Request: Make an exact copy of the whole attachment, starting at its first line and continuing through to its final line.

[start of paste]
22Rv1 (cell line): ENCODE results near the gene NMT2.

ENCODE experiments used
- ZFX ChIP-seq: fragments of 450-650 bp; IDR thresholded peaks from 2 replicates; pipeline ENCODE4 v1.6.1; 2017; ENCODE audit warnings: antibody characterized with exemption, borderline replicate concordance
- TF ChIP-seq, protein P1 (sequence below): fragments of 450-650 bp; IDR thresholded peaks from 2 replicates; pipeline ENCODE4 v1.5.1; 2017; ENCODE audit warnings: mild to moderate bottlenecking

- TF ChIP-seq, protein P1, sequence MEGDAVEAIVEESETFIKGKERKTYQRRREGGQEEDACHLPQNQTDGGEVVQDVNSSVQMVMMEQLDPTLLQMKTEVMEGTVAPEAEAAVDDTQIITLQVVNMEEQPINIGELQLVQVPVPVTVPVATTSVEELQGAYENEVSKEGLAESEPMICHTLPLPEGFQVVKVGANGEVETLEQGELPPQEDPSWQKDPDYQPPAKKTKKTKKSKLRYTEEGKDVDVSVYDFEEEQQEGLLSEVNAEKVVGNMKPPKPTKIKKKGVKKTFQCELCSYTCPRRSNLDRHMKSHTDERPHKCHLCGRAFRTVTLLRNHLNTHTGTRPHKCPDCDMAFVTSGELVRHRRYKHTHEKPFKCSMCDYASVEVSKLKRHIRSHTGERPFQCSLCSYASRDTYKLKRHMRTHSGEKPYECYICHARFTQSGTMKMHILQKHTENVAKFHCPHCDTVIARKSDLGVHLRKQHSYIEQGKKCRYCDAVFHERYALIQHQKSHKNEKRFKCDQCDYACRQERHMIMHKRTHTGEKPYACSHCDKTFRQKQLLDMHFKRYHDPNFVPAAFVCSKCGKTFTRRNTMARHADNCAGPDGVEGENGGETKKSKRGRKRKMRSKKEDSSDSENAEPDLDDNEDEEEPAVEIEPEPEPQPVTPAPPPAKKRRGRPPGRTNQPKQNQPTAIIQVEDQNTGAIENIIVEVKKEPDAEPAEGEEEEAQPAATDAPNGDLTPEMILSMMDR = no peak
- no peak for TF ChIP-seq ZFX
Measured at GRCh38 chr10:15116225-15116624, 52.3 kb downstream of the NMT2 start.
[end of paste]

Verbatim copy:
22Rv1 (cell line): ENCODE results near the gene NMT2.

ENCODE experiments used
- ZFX ChIP-seq: fragments of 450-650 bp; IDR thresholded peaks from 2 replicates; pipeline ENCODE4 v1.6.1; 2017; ENCODE audit warnings: antibody characterized with exemption, borderline replicate concordance
- TF ChIP-seq, protein P1 (sequence below): fragments of 450-650 bp; IDR thresholded peaks from 2 replicates; pipeline ENCODE4 v1.5.1; 2017; ENCODE audit warnings: mild to moderate bottlenecking

- TF ChIP-seq, protein P1, sequence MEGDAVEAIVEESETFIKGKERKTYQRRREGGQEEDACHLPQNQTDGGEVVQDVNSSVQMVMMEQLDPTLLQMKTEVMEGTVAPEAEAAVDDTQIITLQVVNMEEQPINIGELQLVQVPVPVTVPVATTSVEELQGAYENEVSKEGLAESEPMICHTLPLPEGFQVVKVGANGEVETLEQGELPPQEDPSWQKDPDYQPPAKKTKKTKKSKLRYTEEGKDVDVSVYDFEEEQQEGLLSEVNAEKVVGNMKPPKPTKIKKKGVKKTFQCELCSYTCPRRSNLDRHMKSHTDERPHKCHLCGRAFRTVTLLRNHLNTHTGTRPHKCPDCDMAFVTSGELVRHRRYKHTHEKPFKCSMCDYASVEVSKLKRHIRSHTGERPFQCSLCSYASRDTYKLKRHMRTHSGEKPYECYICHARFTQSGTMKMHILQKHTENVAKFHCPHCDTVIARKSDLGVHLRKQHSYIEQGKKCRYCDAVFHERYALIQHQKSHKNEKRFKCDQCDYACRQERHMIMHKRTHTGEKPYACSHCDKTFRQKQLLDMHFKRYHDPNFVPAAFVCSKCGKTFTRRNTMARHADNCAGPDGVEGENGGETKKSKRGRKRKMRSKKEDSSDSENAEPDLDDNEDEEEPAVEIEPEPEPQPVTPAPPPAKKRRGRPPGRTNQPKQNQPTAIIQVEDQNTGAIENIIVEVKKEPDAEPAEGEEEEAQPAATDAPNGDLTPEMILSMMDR = no peak
- no peak for TF ChIP-seq ZFX
Measured at GRCh38 chr10:15116225-15116624, 52.3 kb downstream of the NMT2 start.